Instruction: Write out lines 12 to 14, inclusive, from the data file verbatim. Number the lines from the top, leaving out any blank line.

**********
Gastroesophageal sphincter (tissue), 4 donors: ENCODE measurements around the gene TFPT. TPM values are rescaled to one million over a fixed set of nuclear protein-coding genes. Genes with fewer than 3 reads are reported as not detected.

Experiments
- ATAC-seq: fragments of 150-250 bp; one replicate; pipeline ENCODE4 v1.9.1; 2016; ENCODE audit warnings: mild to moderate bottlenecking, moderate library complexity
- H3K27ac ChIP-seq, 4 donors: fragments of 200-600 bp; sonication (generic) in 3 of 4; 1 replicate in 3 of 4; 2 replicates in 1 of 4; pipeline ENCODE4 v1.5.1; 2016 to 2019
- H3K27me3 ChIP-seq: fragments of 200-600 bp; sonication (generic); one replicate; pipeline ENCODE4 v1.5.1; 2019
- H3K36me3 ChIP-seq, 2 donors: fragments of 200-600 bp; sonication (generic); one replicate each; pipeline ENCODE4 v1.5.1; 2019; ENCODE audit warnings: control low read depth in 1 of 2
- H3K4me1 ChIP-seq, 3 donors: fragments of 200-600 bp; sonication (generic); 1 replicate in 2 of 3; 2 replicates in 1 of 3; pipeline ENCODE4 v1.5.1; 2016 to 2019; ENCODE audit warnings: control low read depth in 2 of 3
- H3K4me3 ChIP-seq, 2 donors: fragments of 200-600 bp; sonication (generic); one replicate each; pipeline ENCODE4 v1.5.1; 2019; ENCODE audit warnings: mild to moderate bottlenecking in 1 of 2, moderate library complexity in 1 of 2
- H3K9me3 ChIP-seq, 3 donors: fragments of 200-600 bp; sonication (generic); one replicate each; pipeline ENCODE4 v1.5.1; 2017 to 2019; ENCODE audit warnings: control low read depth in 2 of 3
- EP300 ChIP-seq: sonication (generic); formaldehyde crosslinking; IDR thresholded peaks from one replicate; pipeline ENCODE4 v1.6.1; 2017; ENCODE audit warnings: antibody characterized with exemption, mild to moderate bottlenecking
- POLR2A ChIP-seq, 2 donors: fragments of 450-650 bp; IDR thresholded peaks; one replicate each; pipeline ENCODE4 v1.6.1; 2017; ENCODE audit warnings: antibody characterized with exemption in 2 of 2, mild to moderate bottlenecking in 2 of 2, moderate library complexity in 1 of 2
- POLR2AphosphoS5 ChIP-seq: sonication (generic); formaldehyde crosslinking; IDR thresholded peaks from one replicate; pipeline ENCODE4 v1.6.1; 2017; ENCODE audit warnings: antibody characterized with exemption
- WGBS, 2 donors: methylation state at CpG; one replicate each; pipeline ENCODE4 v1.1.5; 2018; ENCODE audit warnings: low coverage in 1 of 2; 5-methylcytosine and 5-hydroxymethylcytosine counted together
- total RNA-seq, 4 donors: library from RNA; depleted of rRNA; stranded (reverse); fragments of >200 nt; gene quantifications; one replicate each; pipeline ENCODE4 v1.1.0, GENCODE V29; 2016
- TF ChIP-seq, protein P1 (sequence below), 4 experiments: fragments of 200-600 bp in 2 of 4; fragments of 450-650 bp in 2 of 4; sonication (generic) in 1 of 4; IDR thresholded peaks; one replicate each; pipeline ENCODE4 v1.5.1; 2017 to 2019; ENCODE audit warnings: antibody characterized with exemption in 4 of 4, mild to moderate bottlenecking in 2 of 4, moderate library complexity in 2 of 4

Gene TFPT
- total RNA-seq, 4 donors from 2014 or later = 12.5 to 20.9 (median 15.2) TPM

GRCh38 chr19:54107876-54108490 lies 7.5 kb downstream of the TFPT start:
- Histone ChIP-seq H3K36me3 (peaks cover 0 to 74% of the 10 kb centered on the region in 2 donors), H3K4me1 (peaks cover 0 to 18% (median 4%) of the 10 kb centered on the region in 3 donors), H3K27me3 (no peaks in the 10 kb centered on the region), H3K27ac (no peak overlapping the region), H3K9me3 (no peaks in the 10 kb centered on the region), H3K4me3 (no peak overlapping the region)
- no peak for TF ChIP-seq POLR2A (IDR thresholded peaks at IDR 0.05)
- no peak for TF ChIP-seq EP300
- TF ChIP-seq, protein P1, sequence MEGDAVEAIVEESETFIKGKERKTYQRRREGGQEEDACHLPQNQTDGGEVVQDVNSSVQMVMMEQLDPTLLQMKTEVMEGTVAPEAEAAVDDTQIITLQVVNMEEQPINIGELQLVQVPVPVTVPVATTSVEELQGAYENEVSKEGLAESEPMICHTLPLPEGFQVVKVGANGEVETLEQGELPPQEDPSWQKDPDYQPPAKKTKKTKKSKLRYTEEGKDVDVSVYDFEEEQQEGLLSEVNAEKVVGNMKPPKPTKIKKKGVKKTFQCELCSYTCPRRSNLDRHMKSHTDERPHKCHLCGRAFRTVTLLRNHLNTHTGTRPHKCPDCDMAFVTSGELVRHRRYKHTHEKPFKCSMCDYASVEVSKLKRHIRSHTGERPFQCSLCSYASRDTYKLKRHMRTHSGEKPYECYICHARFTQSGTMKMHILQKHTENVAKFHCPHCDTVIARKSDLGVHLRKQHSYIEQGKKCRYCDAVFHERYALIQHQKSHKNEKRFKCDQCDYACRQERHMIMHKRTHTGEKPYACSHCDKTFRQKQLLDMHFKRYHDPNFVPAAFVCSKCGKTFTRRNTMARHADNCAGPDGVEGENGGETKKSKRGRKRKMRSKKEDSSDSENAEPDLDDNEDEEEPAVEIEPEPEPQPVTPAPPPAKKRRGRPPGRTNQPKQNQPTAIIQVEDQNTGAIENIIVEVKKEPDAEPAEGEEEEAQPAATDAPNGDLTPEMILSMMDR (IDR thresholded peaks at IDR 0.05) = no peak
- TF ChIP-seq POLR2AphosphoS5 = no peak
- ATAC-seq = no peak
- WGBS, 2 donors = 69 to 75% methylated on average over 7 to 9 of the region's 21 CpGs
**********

- POLR2AphosphoS5 ChIP-seq: sonication (generic); formaldehyde crosslinking; IDR thresholded peaks from one replicate; pipeline ENCODE4 v1.6.1; 2017; ENCODE audit warnings: antibody characterized with exemption
- WGBS, 2 donors: methylation state at CpG; one replicate each; pipeline ENCODE4 v1.1.5; 2018; ENCODE audit warnings: low coverage in 1 of 2; 5-methylcytosine and 5-hydroxymethylcytosine counted together
- total RNA-seq, 4 donors: library from RNA; depleted of rRNA; stranded (reverse); fragments of >200 nt; gene quantifications; one replicate each; pipeline ENCODE4 v1.1.0, GENCODE V29; 2016